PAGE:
When it comes to tell-alls, Mary Trump’s memoir of the Trump Family is the clear winner in the race to explain our 45th president. With 950,000 copies of “Too Much and Never Enough” sold the first day of publication, her tale of the highly dysfunctional family outpaced even John Bolton’s “The Room Where It Happened,” which sold 780,000 copies during its first week.
My former Seattle Times colleague and novelist Bill Dietrich had it right when he said: “Bolton told us ‘how,’ but Mary told us ‘why.'”
Mary Trump’s insider story about the Trumps (subtitled: “How my family created the world’s most dangerous man”) dwells on the grim reality of growing up in a household ruled by her grandfather, Fred Trump, a self-made millionaire who lacked any shred of feeling for others. Fred viewed everything through the prism of money. He used politicians, drew on FHA money and federal grants to build and acquire property, and then maximized profits and minimized taxes. He never spent a dime he didn’t have to. So frugal was he that he would pick up unused nails at construction sites.
Fred worked 10- and 12-hour days, six days a week at Trump Management, often seated behind his desk while others were forced to stand. When he came home he bullied his children, especially Fred Jr., his oldest son known as Freddy (author Mary Trump’s father). He taunted Freddy mercilessly, encouraging his second son Donald to join in the torment. Fred pushed his sons to be “real men,” “killers,” never admit wrong doing and never apologize. Kindness was weakness and lying was OK.
The children’s mother, Mary Anne MacLeod Trump, was emotionally absent, often ailing and fragile. Sometimes she wandered the halls at night and was unable to provide any comfort to her two daughters and three sons. Fred dominated the household. Home life was toxic, perpetually filled with dissension, anti-Semitism, racism and misogyny.
Although the family was wealthy, the children attended public schools, except for Donald who was shipped off to military school when his fighting, bullying and arguing with teachers finally became too much. Mary Trump believes her uncle suffered from an undiagnosed learning disability that made it difficult for him to read and absorb facts. Donald relied on his sister Marianne to do his homework and hired Joe Shapiro, a smart kid with a reputation for being good at tests, to take his SATs.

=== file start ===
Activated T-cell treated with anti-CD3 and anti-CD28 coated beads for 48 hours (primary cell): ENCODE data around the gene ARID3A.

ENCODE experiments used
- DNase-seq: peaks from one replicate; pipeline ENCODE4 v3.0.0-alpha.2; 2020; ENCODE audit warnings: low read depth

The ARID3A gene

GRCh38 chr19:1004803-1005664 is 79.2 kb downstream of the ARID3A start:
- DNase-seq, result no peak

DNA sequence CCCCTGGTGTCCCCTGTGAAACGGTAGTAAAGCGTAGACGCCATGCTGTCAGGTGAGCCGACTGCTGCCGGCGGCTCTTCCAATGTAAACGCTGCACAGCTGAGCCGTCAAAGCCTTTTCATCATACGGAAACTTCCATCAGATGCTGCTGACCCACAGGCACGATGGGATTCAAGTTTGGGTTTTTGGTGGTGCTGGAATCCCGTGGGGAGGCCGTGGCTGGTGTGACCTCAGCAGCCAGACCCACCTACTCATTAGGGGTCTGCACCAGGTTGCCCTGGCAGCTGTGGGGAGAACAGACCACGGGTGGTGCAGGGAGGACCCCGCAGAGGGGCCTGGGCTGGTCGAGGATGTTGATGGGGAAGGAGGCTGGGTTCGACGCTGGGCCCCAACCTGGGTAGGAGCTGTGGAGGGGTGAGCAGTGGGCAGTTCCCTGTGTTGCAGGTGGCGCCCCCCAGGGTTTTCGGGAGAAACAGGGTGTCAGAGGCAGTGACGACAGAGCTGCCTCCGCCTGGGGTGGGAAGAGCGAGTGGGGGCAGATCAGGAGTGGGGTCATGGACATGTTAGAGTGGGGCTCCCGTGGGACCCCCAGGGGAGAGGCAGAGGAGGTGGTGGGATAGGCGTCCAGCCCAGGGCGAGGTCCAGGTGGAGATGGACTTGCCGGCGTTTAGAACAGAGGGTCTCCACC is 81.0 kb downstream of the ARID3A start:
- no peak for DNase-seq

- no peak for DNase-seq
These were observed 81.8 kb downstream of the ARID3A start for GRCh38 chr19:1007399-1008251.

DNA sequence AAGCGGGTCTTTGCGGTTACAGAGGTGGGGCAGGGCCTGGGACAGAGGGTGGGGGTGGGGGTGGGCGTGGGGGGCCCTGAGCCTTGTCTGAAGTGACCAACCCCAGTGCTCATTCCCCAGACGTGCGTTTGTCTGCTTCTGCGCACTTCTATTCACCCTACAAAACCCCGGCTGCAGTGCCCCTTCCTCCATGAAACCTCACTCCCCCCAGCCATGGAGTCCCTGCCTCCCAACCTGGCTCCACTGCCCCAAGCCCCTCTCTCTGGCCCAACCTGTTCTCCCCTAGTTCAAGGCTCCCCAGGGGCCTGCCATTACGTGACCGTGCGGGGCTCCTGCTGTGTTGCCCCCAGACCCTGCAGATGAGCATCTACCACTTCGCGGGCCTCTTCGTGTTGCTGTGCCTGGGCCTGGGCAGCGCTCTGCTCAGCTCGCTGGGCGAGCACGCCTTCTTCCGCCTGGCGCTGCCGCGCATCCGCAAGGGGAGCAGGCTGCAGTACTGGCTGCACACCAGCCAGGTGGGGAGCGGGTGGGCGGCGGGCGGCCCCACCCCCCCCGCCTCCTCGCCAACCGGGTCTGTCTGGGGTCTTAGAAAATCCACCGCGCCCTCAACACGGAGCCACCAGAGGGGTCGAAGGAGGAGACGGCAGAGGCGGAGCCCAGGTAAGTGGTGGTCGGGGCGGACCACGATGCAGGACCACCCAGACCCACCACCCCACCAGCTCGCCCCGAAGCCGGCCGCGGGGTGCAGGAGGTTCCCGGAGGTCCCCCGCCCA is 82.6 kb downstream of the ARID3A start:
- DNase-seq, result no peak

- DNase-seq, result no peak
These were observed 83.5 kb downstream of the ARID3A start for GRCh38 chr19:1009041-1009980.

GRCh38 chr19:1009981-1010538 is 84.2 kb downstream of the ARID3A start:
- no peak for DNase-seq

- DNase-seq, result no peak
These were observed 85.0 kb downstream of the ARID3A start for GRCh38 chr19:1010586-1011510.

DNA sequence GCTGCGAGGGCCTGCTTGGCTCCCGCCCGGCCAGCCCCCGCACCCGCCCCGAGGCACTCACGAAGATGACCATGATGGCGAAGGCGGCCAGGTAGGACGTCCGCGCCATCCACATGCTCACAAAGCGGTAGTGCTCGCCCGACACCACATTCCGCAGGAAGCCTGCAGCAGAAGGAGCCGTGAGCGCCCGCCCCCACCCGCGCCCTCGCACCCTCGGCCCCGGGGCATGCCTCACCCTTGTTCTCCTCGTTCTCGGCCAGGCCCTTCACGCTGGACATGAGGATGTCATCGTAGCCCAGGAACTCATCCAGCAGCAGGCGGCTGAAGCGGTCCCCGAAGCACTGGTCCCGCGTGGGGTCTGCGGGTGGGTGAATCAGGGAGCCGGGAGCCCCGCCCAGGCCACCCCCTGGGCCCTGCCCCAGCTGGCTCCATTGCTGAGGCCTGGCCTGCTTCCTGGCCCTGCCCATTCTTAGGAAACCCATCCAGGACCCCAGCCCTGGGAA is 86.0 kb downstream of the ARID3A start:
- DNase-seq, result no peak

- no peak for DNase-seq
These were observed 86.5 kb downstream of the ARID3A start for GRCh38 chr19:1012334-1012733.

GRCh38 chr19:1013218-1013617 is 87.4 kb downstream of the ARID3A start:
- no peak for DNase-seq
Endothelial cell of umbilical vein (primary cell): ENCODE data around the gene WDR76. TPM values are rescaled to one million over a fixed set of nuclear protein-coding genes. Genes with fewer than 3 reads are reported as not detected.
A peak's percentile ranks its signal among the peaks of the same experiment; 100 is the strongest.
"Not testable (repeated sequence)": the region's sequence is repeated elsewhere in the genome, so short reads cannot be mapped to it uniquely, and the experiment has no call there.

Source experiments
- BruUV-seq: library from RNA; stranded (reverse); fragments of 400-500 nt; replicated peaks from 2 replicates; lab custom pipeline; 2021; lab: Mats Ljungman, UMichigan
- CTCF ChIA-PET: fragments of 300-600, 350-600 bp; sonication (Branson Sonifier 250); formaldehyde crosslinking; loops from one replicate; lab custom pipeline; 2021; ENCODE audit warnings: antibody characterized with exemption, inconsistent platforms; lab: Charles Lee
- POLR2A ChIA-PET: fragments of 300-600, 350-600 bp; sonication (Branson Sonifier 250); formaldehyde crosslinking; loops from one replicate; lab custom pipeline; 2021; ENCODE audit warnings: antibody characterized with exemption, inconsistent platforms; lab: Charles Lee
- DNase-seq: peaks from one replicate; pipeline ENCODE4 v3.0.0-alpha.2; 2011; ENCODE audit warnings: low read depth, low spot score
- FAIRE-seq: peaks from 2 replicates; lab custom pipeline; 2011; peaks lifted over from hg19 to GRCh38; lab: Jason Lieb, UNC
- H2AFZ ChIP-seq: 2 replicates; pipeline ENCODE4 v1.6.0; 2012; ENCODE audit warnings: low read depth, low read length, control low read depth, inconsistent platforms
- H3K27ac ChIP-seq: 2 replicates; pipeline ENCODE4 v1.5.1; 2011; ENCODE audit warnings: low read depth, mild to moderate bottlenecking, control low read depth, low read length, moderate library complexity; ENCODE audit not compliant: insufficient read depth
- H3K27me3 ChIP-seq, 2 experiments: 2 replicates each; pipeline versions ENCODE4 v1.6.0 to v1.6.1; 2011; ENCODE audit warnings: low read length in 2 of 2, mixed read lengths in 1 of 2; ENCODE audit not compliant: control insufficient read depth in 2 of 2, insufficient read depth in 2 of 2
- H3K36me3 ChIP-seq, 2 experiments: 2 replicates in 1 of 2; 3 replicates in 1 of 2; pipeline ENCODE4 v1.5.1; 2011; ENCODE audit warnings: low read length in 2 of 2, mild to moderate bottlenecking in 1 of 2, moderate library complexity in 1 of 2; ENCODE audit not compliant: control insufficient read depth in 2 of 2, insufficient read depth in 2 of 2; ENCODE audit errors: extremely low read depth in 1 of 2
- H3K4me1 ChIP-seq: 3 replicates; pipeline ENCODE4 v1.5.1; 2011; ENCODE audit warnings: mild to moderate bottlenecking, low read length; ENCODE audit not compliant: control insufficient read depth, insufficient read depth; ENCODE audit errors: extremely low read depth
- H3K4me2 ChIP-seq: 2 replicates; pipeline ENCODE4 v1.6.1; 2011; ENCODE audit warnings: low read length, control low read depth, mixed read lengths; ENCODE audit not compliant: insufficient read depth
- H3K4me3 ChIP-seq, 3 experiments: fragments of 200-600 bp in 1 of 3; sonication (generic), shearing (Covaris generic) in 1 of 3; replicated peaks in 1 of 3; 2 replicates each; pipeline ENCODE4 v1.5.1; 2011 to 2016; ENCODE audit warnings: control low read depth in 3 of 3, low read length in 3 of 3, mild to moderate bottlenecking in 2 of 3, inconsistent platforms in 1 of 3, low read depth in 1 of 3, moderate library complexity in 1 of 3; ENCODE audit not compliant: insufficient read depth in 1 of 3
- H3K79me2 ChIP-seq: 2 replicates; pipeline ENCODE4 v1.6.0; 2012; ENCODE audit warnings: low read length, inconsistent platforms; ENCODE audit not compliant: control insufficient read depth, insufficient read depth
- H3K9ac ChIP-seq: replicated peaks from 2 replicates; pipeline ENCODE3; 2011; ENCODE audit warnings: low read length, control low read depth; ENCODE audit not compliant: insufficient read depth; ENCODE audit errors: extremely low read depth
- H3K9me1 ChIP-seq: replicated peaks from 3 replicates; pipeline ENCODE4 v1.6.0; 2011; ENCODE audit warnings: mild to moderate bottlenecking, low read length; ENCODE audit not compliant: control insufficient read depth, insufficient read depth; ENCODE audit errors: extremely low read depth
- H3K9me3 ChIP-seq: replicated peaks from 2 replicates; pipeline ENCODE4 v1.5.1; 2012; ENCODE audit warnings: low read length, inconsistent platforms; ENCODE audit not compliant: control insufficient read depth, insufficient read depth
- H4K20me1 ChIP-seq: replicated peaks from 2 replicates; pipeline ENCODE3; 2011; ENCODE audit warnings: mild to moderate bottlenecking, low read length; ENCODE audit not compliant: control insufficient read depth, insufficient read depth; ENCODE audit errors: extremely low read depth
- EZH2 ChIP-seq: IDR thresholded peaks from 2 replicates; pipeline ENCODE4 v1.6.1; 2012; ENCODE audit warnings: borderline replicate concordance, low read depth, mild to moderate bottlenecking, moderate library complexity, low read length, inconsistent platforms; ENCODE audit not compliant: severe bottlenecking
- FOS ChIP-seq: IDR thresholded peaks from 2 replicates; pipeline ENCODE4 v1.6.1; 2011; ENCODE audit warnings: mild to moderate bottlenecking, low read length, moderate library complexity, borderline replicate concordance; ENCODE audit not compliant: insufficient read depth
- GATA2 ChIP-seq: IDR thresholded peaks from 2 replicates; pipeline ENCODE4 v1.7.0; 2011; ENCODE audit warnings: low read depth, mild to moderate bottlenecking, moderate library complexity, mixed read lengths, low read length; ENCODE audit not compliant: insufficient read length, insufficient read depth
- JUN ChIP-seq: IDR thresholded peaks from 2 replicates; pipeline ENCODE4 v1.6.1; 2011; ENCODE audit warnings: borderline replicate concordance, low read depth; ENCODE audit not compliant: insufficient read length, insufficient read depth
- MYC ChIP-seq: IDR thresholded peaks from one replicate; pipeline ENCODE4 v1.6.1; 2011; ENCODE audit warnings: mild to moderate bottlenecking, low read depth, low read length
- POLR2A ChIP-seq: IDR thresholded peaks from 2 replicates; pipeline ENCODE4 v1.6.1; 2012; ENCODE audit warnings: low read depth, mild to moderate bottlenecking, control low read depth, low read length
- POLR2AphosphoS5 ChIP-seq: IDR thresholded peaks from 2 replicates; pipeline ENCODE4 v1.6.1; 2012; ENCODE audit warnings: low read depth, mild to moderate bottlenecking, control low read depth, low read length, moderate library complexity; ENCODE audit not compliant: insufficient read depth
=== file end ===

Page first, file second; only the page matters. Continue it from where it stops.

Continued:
After Donald’s graduation, Fred pushed the poor maligned Freddy aside and promoted Donald, his favorite, to help lead Trump Management. Donald quickly picked up on how to claim success, attract publicity and maximize his position, building on the Trump name. His father had never acquired debt, owning his properties free and clear, but Donald traded on his father’s money and power to obtain loans and lines of credit.
Donald bought the Taj Mahal casino in Atlantic City. And then, if one casino was good, why not a second and finally a third? When the economy took a nose-dive, the casinos competed against one another, cannibalizing profits. Donald whined that he was being “killed” by the banks and the economy. Fred bailed his son out.
In need of more money, Donald wasn’t above trying to change terms of his father’s will to name himself sole executor, cutting out his three living siblings. (By then his brother Freddy had died, victim of alcohol, disappointed aspirations and family neglect.) Later the family would cruelly try to end health coverage for Mary Trump’s afflicted nephew. Mary and her brother were pressured to settle Fred’s estate, which they were told was worth only $30 million, though likely worth more than ten times that amount.
Taking a page from his dad, Donald was notoriously cheap. One Christmas, an occasion for family gift exchange, Donald and his then fiancé Ivana gave Mary, his only niece, a three-pack of underwear while her brother Fritz got an elegant leather-bound journal. The journal, however, was two years out of date. At least, Mary says, her underwear didn’t expire.
Mary Trump, who has a PhD in clinical psychology and has taught the subject, doesn’t shy from diagnosing Donald Trump’s mental state. While none of the siblings emerged unscathed from the household of a sociopathic father, Donald may have been most damaged. He emerged as a narcissist and with a dependent personality disorder finding it difficult to make decisions. Just as Donald once tried to impress his father, he now relates to strong personalities like Vladimir Putin, Mitch McConnell and Kim Jung Un.
When Donald ran for president in 2016, many in the Trump family didn’t believe Donald would succeed. Trump’s eldest sister Marianne said, “Never happen.” When asked about his qualifications she told Mary: “Well, he has five bankruptcies.”
Mary says she wrote her book at this time out of concern for the future. She says she worries about a second term for Trump whom she believes can only get worse. She says, “He destroyed my father. We must make sure he does not destroy our country.”